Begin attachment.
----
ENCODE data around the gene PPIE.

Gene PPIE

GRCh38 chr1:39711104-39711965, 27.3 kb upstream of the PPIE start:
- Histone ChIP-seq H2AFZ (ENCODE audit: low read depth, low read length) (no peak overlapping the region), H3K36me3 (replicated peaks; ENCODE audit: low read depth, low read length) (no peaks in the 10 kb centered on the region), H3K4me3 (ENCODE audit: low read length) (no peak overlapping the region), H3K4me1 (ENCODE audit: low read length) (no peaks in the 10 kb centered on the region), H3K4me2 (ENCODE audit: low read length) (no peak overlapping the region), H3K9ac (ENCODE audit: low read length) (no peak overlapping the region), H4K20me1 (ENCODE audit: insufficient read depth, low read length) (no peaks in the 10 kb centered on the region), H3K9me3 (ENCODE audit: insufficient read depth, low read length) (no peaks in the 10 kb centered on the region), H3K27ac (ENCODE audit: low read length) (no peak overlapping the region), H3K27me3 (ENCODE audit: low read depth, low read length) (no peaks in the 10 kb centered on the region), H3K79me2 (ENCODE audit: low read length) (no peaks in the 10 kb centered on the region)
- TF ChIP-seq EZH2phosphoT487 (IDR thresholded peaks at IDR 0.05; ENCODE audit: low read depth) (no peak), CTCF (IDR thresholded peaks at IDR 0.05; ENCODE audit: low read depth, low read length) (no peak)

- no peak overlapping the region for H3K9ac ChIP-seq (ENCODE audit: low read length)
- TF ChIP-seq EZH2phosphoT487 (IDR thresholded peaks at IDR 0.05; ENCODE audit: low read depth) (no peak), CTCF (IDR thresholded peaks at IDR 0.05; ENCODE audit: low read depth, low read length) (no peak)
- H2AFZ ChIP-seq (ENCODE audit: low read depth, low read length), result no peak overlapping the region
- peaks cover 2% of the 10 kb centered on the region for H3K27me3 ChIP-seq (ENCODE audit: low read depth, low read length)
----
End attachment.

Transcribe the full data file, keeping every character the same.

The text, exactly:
ENCODE data around the gene PPIE.

Gene PPIE

GRCh38 chr1:39711104-39711965, 27.3 kb upstream of the PPIE start:
- Histone ChIP-seq H2AFZ (ENCODE audit: low read depth, low read length) (no peak overlapping the region), H3K36me3 (replicated peaks; ENCODE audit: low read depth, low read length) (no peaks in the 10 kb centered on the region), H3K4me3 (ENCODE audit: low read length) (no peak overlapping the region), H3K4me1 (ENCODE audit: low read length) (no peaks in the 10 kb centered on the region), H3K4me2 (ENCODE audit: low read length) (no peak overlapping the region), H3K9ac (ENCODE audit: low read length) (no peak overlapping the region), H4K20me1 (ENCODE audit: insufficient read depth, low read length) (no peaks in the 10 kb centered on the region), H3K9me3 (ENCODE audit: insufficient read depth, low read length) (no peaks in the 10 kb centered on the region), H3K27ac (ENCODE audit: low read length) (no peak overlapping the region), H3K27me3 (ENCODE audit: low read depth, low read length) (no peaks in the 10 kb centered on the region), H3K79me2 (ENCODE audit: low read length) (no peaks in the 10 kb centered on the region)
- TF ChIP-seq EZH2phosphoT487 (IDR thresholded peaks at IDR 0.05; ENCODE audit: low read depth) (no peak), CTCF (IDR thresholded peaks at IDR 0.05; ENCODE audit: low read depth, low read length) (no peak)

- no peak overlapping the region for H3K9ac ChIP-seq (ENCODE audit: low read length)
- TF ChIP-seq EZH2phosphoT487 (IDR thresholded peaks at IDR 0.05; ENCODE audit: low read depth) (no peak), CTCF (IDR thresholded peaks at IDR 0.05; ENCODE audit: low read depth, low read length) (no peak)
- H2AFZ ChIP-seq (ENCODE audit: low read depth, low read length), result no peak overlapping the region
- peaks cover 2% of the 10 kb centered on the region for H3K27me3 ChIP-seq (ENCODE audit: low read depth, low read length)